11. Cart Page.  There's a number of things to check on the cart page including:
    1. Do products added from the product page or elsewhere on the site actually get added?
    2. When adding more of a product in the cart, does the quantity go up appropriately?
    3. Does changing quantity in the cart work?
    4. Are the right prices displayed?
    5. Is the sub-total price accurate?
    6. Can products be removed from the cart?
    7. Does the cart retain its content if you close down the browser and come back to the cart later?
    8. Do automatic discounts get applied.
  12. Checkout.  There are a lot of things happening in the Checkout process, so thorough testing should be done including:
    1. Checkout with every payment option.  Shopify allows you to turn on a Test Mode to test a whole bunch of scenarios.  I'll include a link in the Show Notes to instructions.  But you can only use that if there no chance of real customers being in the checkout process at the same time, which isn't useful for stores that are live.  So you'll need to use your credit card to test it all of the way through.  You can always issue a refund later. 
    2. Test these different credit card scenarios:
      1. Invalid credit card number
      2. Invalid credit card expiration date
      3. Invalid security code
      4. Wrong billing address
    3. Can you checkout as a guest?
    4. Can you checkout with an account?
    5. Verify taxes and shipping are being calculated properly.  Use addresses from a number of different local states or provinces.  Also try testing international addresses for each of the countries you ship to.   To come up with addresses to test with I'll just do a Google search for the city hall of somewhere and use that address.  For example, I'd do a search for 'Melbourne City Hall address' and use that address.  By the way, thank you to the listeners in Melbourne.  Melbourne listens to this podcast more than any other city outside of the US.
    6. Are discount codes working properly?
    7. Is email opt-in set-up properly?
  13. Order Thank You Page.  Is all the information accurate?
  14. Transactional Emails.  Check the content and design of all the various notification emails that go about an order.
  15. Purchase Process.  Much of the above are steps in the purchase process.  Bring all of the pieces together and make a number of different purchases to cover different scenarios.  For example:
    1. Purchasing multiple products
    2. Purchasing products that are fulfilled in different ways
    3. Gift cards
    4. You should even go through the entire fulfillment process and ship some orders to yourself to all of the communications that your customers are getting. 
  16. Email Flows.  If you are using Klaviyo or another email tool with Flows, then test out each flow by triggering it on the site.
  17. Account page.  Do all past orders show up?  Can you add and manage addresses?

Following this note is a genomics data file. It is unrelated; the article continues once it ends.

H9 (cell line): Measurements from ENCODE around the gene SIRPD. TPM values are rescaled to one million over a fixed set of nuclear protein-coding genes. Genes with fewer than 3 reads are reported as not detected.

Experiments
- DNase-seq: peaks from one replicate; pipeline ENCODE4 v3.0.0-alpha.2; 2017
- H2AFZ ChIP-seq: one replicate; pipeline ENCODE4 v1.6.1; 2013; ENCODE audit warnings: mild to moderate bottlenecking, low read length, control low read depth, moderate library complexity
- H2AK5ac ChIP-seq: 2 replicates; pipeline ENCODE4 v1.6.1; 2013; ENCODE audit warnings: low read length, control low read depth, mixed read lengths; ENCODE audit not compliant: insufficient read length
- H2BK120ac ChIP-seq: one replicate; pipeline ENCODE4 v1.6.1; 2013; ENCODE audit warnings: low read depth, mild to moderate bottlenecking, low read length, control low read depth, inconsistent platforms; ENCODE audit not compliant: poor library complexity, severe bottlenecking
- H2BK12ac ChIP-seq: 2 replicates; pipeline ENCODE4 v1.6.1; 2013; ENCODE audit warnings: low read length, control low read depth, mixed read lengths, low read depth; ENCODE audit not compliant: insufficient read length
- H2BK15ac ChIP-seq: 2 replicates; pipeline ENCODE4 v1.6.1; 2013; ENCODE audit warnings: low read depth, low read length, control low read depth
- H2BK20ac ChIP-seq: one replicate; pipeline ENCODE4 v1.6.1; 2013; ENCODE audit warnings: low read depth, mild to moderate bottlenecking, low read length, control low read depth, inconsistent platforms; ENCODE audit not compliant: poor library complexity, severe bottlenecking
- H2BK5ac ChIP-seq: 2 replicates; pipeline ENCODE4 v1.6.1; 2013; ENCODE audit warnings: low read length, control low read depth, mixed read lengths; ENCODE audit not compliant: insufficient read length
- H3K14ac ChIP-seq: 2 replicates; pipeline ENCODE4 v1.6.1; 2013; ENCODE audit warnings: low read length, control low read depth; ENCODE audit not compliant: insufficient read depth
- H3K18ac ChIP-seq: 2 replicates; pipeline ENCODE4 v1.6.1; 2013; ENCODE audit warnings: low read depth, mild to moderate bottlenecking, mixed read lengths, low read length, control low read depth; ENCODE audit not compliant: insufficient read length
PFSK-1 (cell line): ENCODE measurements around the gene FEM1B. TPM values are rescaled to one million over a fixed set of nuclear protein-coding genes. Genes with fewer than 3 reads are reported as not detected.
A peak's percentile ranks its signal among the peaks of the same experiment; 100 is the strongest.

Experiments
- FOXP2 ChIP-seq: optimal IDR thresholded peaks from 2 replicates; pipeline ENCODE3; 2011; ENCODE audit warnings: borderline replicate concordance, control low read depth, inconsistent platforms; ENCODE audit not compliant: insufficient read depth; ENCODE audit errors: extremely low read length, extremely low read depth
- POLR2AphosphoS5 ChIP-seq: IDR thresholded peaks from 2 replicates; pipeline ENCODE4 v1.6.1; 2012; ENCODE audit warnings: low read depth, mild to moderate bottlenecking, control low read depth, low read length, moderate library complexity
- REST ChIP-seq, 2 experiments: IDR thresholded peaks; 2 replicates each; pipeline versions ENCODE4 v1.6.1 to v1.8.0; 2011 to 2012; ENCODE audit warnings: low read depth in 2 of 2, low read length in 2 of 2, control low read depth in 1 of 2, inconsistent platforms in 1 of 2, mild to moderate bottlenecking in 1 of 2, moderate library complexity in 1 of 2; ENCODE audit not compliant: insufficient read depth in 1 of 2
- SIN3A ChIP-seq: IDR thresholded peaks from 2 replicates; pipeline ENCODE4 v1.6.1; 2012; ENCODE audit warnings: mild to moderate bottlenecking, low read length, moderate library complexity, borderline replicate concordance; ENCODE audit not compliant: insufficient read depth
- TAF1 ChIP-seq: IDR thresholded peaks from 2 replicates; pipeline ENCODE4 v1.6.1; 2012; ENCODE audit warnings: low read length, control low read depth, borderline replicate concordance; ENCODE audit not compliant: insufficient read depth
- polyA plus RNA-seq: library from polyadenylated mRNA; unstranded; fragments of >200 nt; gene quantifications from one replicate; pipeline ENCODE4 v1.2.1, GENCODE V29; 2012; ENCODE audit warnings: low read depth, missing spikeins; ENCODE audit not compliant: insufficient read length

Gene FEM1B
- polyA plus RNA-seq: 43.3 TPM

18. Email collection.  Do your various methods of collecting email addresses work?
  19. Reviews.  Go through completed orders long enough to trigger review emails.  Go through all of the steps of the review process.
  20. Test the functionality of all added apps.  For example, if you added an app for Wholesale pricing then test all aspects of that including:
    1. Account creation
    2. Wholesale prices displaying on the website
    3. Enforcement of wholesale business rules like minimum order size
    4. Wholesale prices being charged in checkout
    5. Taxes being appropriately charged
  21. Check your site on a variety of devices, operating systems and browsers.
    1. Devices include phones, tablets - like iPads, and desktops/laptops.
    2. Operating systems include Windows, Mac and ChromeOS.
    3. Browsers including Chrome, Safari, Firefox and Edge.
  22. Is your store indexed in the search engines?  Search for your company's name, not your store's URL, and make sure it is coming up in the results.

So that's a comprehensive checklist of how to do user testing on your store.  Here are some Chrome extensions that I use to help me.  I'll include links to these in the show notes.

  1. Edit this cookie.  Let's view, edit and delete your browser cookies for a given site.  I usually use this to delete all cookies for a store to see what the new customer experience is.
  2. Loadify - Smart Image Downloader.  This extension shows a view of all images on a page and all colors used in the HTML.
  3. Grammarly.  For spelling and Grammar.  It won't check during the user testing.  But it does work inside the Shopify admin as you are writing product descriptions and other content.

If you go through this testing process, you'll be a lot smarter about what your customer's are experiencing.  And while you may not find any big issues, as those usually get surfaced by customers, you'll probably find many small items that you can improve upon.  Those little details that will help you delight your customers and build a more loyal customer base.  I hope this is helpful for you.  The shownotes will list out the full checklist for you to use.

Thanks for listening.

JadePuma is a certified Shopify Expert. If you need any help with your Shopify store, we can help.